From 2007 to 2011, the daughter put $170,000 into savings, $25,000 went into a SEP-IR. A., $9,000 went into a Roth I. R. A., and the remainder was placed into a money-market fund. Other money went, as the mother might put it, into the hands of petty charlatans who didn’t make it into law or medical school and whose parents, with their valueless American values, never taught them anything, poor things, actually, poor things. Or it went, as others might put it, into the hands of venders of artisanal chocolates and ninety-dollar T-shirts.
Right off the bat, let me highly recommend the Book Bench interview Willing Davis conducts with author Rivka Galchen, in which the questions are as illuminating as the answers: “I really like how you’ve made a narrative out of disparate parts, the way elements rub up against each other to create a story. When you’re writing something that’s not a traditional narrative, how do you ensure that resonances will come through? More specifically, what gave you the confidence that the mother’s story of her real-estate brokering would juxtapose so nicely with the story to that point?”
I was intimidated by the first sentence of this story, packed as it is with financial data, but it soon transitioned, as you can see in the second paragraph quoted above, into more typical material. Still, it is a story of a mother-daughter relationship viewed through the lens of their financial experiences.
One moment that still sticks with me occurs after we learn how Mom has done a great job giving Daughter every opportunity to be in a position to buy artisanal chocolates and ninety-dollar T-shirts, and while Daughter has been thrifty and reasonable in most arenas (excepting those maternal hot-button issues like Daughter’s separation from her husband and her childlessness), she’s lost some perspective:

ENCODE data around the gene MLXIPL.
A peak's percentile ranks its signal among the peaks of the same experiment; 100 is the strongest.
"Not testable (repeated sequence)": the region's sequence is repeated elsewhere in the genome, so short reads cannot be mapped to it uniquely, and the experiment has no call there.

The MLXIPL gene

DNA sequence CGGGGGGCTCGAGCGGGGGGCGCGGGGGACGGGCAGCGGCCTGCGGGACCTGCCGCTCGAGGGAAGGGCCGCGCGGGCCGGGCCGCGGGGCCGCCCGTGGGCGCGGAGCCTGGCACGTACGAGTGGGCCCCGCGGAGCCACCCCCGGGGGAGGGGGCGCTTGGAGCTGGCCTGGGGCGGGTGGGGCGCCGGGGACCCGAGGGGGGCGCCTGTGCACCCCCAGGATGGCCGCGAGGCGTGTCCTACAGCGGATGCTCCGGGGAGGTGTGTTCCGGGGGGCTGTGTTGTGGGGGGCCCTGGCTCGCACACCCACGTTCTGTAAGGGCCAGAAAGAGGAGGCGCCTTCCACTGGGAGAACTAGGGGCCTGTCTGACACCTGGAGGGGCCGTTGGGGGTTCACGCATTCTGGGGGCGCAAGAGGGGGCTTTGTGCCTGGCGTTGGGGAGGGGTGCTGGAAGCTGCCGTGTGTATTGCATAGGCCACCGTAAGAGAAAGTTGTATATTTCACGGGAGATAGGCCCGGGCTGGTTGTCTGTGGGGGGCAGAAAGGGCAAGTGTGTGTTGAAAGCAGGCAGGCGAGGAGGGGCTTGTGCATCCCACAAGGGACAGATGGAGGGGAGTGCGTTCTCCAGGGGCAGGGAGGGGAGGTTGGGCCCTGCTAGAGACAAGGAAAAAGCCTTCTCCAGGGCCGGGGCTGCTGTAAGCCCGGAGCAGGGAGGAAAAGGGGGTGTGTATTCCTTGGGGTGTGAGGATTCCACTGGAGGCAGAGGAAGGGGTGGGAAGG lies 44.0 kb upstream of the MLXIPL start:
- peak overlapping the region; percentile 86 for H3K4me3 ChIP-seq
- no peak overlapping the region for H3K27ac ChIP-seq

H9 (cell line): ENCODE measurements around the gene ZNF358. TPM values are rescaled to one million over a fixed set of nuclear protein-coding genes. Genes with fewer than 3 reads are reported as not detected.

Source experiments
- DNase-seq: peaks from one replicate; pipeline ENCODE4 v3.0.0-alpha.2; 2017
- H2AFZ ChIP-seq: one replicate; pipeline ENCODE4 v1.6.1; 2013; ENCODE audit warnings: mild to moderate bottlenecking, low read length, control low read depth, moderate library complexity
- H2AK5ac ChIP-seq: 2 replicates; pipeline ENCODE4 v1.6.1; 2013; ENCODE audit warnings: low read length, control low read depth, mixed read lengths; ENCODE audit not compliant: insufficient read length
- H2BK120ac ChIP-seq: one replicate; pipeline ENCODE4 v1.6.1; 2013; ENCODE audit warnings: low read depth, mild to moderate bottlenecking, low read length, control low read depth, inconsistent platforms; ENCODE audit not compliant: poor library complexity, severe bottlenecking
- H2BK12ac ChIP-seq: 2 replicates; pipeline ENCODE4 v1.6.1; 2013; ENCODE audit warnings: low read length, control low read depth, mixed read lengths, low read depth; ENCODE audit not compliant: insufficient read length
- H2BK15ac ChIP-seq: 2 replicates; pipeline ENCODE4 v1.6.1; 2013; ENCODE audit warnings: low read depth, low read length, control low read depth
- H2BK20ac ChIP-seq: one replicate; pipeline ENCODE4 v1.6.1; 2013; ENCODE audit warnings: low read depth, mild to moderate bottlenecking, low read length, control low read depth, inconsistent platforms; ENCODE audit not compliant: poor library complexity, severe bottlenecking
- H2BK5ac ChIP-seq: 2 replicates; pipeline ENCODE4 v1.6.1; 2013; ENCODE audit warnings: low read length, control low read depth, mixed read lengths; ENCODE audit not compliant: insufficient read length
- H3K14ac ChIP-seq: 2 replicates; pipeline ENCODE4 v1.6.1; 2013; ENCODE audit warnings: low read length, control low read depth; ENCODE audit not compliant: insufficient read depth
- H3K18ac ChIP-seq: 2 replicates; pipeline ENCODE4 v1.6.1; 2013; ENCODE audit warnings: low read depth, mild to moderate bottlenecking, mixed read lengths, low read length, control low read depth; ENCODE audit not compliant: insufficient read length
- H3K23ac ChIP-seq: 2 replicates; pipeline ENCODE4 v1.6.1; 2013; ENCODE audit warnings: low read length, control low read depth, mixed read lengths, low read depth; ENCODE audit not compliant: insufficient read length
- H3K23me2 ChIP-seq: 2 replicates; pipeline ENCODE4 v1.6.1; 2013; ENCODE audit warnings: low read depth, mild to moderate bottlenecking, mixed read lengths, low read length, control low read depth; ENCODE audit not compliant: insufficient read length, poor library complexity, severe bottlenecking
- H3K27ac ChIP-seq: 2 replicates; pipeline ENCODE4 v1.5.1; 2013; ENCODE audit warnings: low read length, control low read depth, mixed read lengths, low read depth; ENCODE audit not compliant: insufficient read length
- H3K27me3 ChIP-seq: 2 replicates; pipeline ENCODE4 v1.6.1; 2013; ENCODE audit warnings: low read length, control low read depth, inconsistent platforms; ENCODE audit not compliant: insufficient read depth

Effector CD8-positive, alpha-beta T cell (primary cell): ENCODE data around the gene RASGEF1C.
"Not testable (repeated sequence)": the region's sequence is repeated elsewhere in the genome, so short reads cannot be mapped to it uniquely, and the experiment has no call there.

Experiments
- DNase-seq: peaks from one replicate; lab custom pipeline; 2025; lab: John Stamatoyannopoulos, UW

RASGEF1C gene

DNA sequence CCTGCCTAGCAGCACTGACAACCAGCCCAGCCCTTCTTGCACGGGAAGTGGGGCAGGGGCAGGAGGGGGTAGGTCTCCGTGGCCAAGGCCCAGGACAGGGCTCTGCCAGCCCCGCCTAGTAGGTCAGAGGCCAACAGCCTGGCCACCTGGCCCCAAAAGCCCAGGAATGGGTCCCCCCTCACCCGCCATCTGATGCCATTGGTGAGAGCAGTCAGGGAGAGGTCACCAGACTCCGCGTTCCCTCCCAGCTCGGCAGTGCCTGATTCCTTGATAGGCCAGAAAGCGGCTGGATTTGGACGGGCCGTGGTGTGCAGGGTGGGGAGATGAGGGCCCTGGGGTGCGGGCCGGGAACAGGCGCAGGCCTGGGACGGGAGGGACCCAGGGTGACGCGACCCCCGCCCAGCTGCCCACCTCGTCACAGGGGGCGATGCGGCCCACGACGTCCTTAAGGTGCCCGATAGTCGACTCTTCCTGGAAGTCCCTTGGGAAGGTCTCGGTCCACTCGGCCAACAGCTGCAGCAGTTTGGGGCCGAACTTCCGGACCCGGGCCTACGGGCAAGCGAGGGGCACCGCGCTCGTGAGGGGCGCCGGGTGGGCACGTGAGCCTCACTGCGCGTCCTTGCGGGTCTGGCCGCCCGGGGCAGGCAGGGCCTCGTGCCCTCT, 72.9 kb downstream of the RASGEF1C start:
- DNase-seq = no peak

The daughter said, All you care about is money and weight, and you give me all this advice; but I’m thinner than you and I make more money than you.
It’s a very effective moment, though it requires the background of the story to appreciate it. I’ve never been a mother, but I’ve been a daughter, and while I laughed at Mom sometimes in this story, I felt guilty when I read the above line. I think I once said something similar to my father; I suspect most middle-class kids have said something similar to their parents, because that is, after all, the goal of parenting, to bring one’s kids to better circumstances than oneself, and thus, ironically, leave oneself open to their superiority. This jibes with Galchen’s intent: “I knew the story would only work if the mother was, on some deep level, the more appealing character. I hope that’s the way the story reads.” Yes, it is, though Mom has her comic catastrophes, particularly in a hellish encounter with Jenny Craig.
I enjoyed the voice in the beginning of the story; it seemed to peter out a bit as things went on. But it picks up again in a pitch-perfect last paragraph:
But you have to stop confusing things. That’s why you come to the wrong conclusions.Because you start in the wrong place. By then you’re not really even talking about what you’re talking about, the daughter went on, not really sure what she herself was talking about, and realizing that she had lost track of precisely what it was that she was trying to estimate justly, and why she had imagined that she could.
This brings me back to the opening Book Bench interview question by Willing Davidson: “This story hinges on a pun, or a duality—that ‘appreciation’ can be used in a financial as well as a kind of moral sense.” This story effectively juxtaposes and interweaves that duality; not perfectly, perhaps, but well.